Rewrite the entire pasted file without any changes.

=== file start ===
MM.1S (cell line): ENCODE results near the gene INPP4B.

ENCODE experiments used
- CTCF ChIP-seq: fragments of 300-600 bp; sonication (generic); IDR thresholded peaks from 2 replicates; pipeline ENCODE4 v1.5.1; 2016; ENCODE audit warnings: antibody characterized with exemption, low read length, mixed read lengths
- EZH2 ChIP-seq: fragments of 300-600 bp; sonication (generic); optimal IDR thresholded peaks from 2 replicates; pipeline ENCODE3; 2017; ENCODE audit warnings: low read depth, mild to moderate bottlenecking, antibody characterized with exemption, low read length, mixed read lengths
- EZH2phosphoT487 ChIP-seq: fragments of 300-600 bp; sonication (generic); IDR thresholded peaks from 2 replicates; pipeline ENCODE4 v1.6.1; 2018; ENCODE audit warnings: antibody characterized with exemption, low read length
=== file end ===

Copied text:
MM.1S (cell line): ENCODE results near the gene INPP4B.

ENCODE experiments used
- CTCF ChIP-seq: fragments of 300-600 bp; sonication (generic); IDR thresholded peaks from 2 replicates; pipeline ENCODE4 v1.5.1; 2016; ENCODE audit warnings: antibody characterized with exemption, low read length, mixed read lengths
- EZH2 ChIP-seq: fragments of 300-600 bp; sonication (generic); optimal IDR thresholded peaks from 2 replicates; pipeline ENCODE3; 2017; ENCODE audit warnings: low read depth, mild to moderate bottlenecking, antibody characterized with exemption, low read length, mixed read lengths
- EZH2phosphoT487 ChIP-seq: fragments of 300-600 bp; sonication (generic); IDR thresholded peaks from 2 replicates; pipeline ENCODE4 v1.6.1; 2018; ENCODE audit warnings: antibody characterized with exemption, low read length